The Real Terms of the Google Deal

The Real Terms of the Google Deal

Google's equity class structure (10 votes per share for “us”, 1 vote per share for “you”) is designed to keep insiders in control, pocketing investors' dollars while letting them sit in the back seat for the ride. In this, they're following the lead of media companies like the New York Times and the Washington Post which have long enjoyed structures that have kept control in the family, literally for generations.

This insulation from shareholder pressure has been criticized as arrogant and anti-democratic, but it is also prudent, I'm sad to say, since Google intends to run its business with an eye to risky, creative experiments that are poorly understood or tolerated by the public markets.

Even so, Google wants to have its cake and eat it too. While they may have been forced to pull the trigger on the IPO by SEC rules limiting the number of shareholders in a private company, there was no chance, given its venture capital investment, it would not go public sooner or later. It's just part of the deal. Moreover, Google needs to have liquidity and the prospect of a rising stock price as an incentive to motivate and attract the success-minded, high I.Q. workforce it requires. People want to work at a Google for many reasons; financial upside is near or at the top of the list for most.

But an even deeper problem is that the relationship between Google and its prospective shareholders is a form of mutual exploitation slightly worse than usual and much more evident because of the greed and envy factor.

Google says: Give us your money and we'll sell you a lottery ticket. We know what we're doing, so it would be counter-productive for you to have any control over what we do. Sit in the back seat and enjoy the ride and don't think too much about the odds.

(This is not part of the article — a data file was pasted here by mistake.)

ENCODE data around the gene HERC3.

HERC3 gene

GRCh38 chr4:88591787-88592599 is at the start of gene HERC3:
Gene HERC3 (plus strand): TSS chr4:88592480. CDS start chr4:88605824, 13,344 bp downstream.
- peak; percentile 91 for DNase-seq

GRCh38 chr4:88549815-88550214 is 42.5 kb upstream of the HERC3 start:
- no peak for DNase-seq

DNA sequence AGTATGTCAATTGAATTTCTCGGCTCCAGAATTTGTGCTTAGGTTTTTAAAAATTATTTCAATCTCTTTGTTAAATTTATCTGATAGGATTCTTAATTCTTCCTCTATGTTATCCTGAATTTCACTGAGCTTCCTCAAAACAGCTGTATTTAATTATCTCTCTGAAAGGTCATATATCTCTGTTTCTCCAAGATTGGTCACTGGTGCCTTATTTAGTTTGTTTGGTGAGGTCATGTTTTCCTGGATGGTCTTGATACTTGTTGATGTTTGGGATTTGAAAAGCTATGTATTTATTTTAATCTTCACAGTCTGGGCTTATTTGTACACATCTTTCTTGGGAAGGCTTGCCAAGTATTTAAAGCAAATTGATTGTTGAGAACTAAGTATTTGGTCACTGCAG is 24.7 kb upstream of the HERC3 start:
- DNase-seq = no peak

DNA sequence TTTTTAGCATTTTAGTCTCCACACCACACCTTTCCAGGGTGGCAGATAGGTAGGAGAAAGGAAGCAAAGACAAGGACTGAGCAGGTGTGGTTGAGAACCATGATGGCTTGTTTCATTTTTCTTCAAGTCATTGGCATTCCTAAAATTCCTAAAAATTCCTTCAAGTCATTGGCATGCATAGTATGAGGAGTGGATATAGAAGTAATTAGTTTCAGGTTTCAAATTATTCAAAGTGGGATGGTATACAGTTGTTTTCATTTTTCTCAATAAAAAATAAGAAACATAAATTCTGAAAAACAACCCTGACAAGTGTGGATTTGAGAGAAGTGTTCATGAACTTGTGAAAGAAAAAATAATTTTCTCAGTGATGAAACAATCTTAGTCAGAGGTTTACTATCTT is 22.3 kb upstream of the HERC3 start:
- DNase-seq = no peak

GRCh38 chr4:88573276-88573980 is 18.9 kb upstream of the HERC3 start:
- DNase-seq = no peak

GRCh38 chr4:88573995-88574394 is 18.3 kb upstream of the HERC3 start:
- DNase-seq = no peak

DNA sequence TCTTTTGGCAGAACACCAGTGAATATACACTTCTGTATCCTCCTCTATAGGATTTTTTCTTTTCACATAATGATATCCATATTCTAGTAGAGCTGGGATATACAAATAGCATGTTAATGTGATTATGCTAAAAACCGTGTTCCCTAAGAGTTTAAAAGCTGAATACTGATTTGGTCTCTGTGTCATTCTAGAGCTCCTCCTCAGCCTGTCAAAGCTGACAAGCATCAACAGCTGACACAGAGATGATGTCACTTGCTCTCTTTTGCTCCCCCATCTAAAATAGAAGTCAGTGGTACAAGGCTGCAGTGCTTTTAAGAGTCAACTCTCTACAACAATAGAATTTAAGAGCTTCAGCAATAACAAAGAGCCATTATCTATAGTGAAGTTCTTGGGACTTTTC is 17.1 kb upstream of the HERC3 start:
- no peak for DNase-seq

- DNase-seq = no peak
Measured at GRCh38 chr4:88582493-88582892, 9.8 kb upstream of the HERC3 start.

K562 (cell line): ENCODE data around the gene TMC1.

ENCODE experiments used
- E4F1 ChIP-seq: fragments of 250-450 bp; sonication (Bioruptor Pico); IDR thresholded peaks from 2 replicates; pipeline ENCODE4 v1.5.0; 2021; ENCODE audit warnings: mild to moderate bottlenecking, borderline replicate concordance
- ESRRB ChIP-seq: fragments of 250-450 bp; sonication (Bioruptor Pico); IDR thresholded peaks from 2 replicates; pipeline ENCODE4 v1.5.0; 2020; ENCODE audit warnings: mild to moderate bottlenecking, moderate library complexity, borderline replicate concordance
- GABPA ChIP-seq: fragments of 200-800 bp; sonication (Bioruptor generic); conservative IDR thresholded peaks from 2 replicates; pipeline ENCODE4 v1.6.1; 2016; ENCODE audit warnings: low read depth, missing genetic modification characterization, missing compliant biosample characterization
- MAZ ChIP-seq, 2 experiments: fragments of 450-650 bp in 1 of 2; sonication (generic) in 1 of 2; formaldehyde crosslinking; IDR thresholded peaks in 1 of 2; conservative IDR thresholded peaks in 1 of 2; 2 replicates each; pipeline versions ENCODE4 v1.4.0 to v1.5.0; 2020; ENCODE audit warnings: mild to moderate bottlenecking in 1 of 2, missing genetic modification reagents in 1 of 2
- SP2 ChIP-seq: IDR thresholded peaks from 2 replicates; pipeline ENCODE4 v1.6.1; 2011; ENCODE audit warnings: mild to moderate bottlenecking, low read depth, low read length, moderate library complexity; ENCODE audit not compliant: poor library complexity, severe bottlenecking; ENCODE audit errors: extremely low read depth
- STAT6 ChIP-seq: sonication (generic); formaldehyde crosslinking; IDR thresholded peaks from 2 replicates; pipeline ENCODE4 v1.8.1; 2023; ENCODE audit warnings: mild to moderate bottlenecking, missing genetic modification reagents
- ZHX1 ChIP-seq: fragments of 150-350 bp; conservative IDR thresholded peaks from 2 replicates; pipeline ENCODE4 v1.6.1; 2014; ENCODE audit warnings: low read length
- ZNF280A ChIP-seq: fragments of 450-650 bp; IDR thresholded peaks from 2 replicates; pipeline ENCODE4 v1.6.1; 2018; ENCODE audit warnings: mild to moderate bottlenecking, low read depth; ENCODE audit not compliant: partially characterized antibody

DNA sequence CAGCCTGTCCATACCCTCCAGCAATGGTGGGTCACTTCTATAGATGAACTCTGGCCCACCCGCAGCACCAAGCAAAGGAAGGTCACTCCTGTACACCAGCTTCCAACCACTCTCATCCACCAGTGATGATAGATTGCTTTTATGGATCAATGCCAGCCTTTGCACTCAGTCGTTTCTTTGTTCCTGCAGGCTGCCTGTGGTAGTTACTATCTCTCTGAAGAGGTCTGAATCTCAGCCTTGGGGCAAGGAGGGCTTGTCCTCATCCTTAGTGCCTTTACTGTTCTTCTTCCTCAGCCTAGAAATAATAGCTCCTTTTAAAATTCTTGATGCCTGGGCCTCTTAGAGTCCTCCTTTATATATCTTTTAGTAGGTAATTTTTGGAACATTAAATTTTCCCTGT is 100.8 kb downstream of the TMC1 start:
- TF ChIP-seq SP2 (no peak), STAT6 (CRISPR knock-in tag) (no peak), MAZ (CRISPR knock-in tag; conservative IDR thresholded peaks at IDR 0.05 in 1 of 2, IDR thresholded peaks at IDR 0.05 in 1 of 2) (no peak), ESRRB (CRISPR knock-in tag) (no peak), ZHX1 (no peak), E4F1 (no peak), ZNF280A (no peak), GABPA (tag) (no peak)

The Public says: We're willing to go along for the ride if it means we get to benefit from your money-making magic. We're still in love with the fantasy of striking it rich; we miss the early days of the Dotcom boom. Can we get in? (Personally I think buying into the Google IPO is a sucker bet, but investing in public stocks isn't how I made my money).

In a better world, would all public corporations be more accountable to their shareholders? Hell, yes. But today's shareholders are, in the main, no better than the vast majority of companies they invest in. They only really care about their financial upside, not the means by which it is achieved. Exploitation of labor here and abroad a la Wal-mart, environmental degradation, and massive corporate welfare through government subsidies and sweetheart deals a la Halliburton are perfectly acceptable sources of profit and make for perfectly good investments most say.

At least the Google guys want to do the right thing in terms of responsible corporate citizenship and for this they should get a lot of credit. What needs to change are the basic terms of the deal between public companies and the public. Business success needs to be measured not just by profit, but by social impact as well. In a world where that was the norm, absolute returns on stocks might be slightly lower, but absolutely everyone, would be better off.  [Mitch Kapor's Weblog]

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